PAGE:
No charges against engineer who caused deadly Metro-North derailment

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NEW YORK (AP) — Prosecutors say the engineer who fell asleep at the controls of a Metro-North train that derailed in New York City in 2013, killing four people, won't face criminal charges.

A spokeswoman said Thursday that Bronx District Attorney Robert Johnson found no criminality in the December 2013 derailment.

The National Transportation Safety Board says engineer William Rockefeller fell asleep at the controls because of undiagnosed sleep apnea combined with a drastic shift in his work schedule. It says that caused him to take a 30 mph curve at 82 mph.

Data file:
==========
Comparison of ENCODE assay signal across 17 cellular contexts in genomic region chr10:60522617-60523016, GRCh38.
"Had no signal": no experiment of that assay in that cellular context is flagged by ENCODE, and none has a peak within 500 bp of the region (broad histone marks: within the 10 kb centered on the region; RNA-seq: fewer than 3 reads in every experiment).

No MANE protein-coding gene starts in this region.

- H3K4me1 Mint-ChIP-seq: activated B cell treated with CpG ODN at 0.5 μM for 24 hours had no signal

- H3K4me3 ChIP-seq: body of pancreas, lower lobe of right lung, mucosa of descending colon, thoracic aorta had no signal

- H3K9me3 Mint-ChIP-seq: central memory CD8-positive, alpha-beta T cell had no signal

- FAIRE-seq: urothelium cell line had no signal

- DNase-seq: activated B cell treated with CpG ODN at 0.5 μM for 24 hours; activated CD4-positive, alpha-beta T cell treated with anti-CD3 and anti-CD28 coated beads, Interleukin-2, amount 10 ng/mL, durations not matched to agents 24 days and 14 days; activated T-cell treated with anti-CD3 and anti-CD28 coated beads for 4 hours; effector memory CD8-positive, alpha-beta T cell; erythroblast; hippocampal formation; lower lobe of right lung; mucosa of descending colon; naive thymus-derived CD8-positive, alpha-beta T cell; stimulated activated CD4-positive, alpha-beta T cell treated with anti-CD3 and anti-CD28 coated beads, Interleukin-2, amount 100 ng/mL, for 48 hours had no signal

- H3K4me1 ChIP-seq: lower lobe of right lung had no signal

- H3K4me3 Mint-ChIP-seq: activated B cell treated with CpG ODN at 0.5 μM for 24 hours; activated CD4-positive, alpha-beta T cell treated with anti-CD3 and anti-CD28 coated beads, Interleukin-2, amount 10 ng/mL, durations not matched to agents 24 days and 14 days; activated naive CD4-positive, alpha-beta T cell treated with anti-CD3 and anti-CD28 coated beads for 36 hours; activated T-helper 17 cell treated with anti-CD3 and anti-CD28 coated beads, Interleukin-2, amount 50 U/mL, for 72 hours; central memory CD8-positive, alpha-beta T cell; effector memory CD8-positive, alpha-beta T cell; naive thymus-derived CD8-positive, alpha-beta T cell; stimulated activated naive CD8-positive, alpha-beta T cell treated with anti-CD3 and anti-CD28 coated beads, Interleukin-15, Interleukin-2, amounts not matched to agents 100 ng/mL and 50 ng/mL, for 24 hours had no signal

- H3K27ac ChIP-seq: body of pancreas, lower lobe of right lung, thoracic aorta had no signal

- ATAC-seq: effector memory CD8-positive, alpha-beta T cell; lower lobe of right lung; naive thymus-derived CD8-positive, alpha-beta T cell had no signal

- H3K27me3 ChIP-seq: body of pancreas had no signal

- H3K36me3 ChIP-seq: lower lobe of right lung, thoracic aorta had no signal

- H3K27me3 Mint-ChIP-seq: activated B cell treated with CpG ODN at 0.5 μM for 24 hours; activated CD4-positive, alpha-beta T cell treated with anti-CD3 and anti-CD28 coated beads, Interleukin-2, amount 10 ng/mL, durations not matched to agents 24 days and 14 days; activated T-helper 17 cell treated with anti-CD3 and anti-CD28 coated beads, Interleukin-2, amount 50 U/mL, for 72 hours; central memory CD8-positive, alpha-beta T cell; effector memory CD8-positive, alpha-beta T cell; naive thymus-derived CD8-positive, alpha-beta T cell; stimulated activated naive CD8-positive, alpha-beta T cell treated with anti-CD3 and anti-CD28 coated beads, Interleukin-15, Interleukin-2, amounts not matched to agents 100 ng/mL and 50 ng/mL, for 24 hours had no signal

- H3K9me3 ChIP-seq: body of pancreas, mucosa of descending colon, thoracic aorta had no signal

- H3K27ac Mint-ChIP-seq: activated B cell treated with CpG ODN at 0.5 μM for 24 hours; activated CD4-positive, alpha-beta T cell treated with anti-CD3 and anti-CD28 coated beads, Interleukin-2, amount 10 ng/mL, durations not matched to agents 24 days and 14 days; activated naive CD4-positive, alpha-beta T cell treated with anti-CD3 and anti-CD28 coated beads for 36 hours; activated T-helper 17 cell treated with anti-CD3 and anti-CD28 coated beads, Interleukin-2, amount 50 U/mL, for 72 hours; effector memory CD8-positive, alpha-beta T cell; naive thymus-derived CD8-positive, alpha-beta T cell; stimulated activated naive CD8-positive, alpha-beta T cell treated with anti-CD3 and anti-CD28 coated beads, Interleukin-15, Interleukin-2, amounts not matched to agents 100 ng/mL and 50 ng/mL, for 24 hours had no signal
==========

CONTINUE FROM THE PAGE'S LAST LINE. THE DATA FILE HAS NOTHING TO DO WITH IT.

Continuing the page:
Meanwhile, investigators are trying to determine why an Amtrak train that crashed in Philadelphia on Tuesday, killing eight people, was careening through the city at 106 mph before it ran off the rails.


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